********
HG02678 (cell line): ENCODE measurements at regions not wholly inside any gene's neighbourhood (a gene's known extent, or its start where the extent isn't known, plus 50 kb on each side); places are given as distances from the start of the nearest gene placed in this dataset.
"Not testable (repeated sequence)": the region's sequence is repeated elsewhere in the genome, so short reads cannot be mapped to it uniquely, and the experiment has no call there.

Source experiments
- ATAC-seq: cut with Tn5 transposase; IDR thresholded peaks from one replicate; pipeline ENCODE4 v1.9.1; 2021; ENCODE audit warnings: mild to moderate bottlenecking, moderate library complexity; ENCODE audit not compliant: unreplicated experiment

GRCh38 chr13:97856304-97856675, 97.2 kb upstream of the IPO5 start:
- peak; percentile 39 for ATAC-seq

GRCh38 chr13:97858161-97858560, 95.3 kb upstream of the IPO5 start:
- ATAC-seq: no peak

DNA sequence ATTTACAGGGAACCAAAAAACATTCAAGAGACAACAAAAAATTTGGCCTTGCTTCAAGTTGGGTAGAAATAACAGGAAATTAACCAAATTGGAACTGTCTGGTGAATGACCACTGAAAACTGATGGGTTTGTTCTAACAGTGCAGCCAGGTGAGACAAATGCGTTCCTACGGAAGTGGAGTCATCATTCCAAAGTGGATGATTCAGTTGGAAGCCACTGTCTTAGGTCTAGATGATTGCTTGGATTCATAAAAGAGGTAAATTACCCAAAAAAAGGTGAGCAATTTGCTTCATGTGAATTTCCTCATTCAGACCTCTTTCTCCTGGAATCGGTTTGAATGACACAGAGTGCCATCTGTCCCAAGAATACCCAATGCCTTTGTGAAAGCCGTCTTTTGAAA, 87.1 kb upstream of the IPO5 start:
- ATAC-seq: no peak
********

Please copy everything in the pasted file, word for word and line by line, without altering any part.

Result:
HG02678 (cell line): ENCODE measurements at regions not wholly inside any gene's neighbourhood (a gene's known extent, or its start where the extent isn't known, plus 50 kb on each side); places are given as distances from the start of the nearest gene placed in this dataset.
"Not testable (repeated sequence)": the region's sequence is repeated elsewhere in the genome, so short reads cannot be mapped to it uniquely, and the experiment has no call there.

Source experiments
- ATAC-seq: cut with Tn5 transposase; IDR thresholded peaks from one replicate; pipeline ENCODE4 v1.9.1; 2021; ENCODE audit warnings: mild to moderate bottlenecking, moderate library complexity; ENCODE audit not compliant: unreplicated experiment

GRCh38 chr13:97856304-97856675, 97.2 kb upstream of the IPO5 start:
- peak; percentile 39 for ATAC-seq

GRCh38 chr13:97858161-97858560, 95.3 kb upstream of the IPO5 start:
- ATAC-seq: no peak

DNA sequence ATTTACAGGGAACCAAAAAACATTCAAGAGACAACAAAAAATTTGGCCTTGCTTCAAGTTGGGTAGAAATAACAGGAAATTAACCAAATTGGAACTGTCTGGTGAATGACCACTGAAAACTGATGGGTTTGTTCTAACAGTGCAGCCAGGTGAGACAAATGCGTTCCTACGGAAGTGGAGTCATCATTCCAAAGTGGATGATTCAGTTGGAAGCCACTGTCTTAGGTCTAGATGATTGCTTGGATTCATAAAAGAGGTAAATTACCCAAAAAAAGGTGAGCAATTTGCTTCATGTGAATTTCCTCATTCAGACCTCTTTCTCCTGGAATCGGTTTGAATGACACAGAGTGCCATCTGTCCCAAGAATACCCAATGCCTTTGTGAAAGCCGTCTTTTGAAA, 87.1 kb upstream of the IPO5 start:
- ATAC-seq: no peak